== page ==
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Russell Newell is a Massachusetts native who grew up in Billerica, mostly in a large swamp wrecking shoes and retrieving all of the toys he had thrown there. He spent summers exploring the bogs and beaches, woods and bike paths spread across Buzzards Bay.

With an Irish mother by way of Roscommon, this proclivity toward wildness and wandering was inevitable.

Newell also inherited from the Irish a love for storytelling. His writing career began at the tender age of eleven when his short story, The Fox’s Hard Life, was published in the Hamilton- Wenham Chronicle.

After this early triumph, Newell entered his teen years and a period in the wilderness. He emerged after a decade with a brief turn as a sports reporter for the Salem Evening News and later as a journalism graduate student in Boston University’s Washington, DC program where he covered Congress for local Massachusetts papers.

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$14.95 / Perfectbound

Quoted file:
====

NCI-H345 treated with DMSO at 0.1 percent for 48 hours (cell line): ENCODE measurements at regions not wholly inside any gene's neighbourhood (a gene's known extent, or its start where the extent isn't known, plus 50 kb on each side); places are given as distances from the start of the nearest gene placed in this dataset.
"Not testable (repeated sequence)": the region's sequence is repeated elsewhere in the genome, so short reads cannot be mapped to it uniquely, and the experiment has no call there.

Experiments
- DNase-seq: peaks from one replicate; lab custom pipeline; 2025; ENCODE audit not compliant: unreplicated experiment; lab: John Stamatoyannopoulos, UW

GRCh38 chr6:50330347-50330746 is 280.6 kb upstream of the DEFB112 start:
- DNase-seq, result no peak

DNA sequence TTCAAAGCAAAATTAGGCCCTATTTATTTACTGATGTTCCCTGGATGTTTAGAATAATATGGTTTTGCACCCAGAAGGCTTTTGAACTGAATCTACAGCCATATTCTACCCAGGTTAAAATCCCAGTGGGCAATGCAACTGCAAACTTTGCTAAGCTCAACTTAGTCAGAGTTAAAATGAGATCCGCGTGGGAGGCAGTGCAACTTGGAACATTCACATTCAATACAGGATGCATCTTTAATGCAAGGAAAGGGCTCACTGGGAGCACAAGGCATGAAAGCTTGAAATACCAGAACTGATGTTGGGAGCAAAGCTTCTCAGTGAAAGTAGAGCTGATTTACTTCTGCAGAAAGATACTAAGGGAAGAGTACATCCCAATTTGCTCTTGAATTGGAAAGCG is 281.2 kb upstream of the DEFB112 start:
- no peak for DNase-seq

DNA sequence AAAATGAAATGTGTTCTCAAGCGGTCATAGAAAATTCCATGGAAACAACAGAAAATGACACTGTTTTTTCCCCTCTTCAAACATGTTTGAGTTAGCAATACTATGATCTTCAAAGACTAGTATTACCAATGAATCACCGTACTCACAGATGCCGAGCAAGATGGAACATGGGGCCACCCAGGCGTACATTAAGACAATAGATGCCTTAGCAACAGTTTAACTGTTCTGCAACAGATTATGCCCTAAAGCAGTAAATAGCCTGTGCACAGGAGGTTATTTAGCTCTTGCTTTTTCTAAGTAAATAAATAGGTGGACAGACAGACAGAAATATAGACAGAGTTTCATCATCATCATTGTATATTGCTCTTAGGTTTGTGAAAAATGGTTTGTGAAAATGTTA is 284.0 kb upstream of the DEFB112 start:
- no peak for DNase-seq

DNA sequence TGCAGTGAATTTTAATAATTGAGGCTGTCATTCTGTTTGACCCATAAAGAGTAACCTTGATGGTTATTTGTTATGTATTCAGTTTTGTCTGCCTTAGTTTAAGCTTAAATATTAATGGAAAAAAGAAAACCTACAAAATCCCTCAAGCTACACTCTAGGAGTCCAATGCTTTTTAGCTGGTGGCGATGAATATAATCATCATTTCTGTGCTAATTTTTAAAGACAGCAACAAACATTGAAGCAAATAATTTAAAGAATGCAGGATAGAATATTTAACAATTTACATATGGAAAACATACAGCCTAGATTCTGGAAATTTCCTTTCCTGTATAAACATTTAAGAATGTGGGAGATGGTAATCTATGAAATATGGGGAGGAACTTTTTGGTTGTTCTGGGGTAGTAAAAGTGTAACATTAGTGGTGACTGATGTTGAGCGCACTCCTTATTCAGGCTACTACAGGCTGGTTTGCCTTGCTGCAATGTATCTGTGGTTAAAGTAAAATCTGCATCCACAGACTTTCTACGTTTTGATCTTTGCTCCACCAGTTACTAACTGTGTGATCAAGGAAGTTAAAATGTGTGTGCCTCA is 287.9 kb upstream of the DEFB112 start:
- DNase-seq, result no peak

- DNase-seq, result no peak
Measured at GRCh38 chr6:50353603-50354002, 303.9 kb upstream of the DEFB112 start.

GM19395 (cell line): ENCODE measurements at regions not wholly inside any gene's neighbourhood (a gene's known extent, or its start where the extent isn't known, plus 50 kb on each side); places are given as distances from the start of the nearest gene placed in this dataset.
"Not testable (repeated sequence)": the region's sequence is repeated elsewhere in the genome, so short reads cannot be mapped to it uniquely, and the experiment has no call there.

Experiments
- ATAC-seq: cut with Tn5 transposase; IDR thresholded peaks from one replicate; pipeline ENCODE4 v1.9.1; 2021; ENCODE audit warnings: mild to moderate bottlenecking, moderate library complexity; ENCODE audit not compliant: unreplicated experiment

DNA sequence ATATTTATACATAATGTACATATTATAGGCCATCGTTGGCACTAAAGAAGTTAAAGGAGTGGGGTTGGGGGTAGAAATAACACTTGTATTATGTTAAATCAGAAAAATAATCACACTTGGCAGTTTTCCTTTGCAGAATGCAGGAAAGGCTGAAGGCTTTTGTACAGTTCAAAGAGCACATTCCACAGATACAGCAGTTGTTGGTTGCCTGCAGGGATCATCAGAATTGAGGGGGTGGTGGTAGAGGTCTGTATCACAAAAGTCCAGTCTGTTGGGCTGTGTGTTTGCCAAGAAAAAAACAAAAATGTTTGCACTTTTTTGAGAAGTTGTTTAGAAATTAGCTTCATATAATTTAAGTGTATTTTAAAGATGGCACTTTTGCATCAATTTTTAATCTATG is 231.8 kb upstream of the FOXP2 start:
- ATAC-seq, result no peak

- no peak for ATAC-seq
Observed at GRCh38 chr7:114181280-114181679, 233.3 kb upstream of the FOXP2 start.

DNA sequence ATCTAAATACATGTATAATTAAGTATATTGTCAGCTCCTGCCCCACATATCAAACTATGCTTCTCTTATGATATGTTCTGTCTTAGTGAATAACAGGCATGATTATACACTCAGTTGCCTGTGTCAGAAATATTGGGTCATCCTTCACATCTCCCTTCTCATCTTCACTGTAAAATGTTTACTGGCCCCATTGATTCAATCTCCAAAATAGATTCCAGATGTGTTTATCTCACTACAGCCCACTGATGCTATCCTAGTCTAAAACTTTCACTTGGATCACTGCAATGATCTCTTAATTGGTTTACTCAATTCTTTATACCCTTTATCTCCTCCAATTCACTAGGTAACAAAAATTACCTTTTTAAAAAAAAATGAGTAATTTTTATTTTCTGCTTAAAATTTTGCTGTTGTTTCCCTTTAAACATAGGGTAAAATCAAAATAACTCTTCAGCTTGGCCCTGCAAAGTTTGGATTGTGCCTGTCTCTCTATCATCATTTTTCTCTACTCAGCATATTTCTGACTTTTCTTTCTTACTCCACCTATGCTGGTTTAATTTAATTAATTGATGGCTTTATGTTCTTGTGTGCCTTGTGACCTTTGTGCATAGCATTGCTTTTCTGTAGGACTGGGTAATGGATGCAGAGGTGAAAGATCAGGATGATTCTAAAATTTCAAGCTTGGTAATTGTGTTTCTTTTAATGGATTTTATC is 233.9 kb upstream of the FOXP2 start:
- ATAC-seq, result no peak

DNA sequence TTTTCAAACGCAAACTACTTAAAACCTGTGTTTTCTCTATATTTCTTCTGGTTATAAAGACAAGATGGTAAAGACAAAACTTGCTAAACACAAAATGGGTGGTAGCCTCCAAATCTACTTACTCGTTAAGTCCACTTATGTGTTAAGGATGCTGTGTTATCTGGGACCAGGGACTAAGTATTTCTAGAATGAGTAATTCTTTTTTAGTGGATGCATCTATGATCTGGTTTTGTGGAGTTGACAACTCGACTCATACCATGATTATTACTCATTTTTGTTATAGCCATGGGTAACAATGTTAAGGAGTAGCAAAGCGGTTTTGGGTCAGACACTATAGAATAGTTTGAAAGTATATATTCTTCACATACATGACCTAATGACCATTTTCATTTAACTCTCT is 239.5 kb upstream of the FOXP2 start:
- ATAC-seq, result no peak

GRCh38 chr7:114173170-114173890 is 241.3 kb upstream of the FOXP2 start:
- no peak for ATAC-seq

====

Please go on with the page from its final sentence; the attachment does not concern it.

ISBN: 9781457536700

328 pages

$4.99 / e-Book          ISBN: 9781457540479

Also available at fine bookstores everywhere.

Buy your copy of "The Boy and What Might Have Been" today!

At a time before Amber Alerts and America’s Most Wanted, missing children on milk cartons and DNA forensics, on Christmas Day, 1977, the little boy of the premier mutual fund manager in America disappears.

Thus begins Gus Delaney’s long journey to find his son and discover what happened. Was he kidnapped? Is he still alive? Is his ex-wife involved? When the police begin to suspect Gus, he loses everything and descends from the pinnacles of success, where the world adores him, to a private hell on Earth, abandoned and alone.

Meanwhile, Jack Delaney is brought into a bewildering world by strange people who tell him he has been chosen and must forget about his old life. Isolated from the outside world, Jack learns to forget about a father he believes stopped looking for him long ago, until unfamiliar, forbidden feelings and the revelation of a dark secret cause him to question everything he once believed.

"First-rate thriller..."

- Kirkus Reviews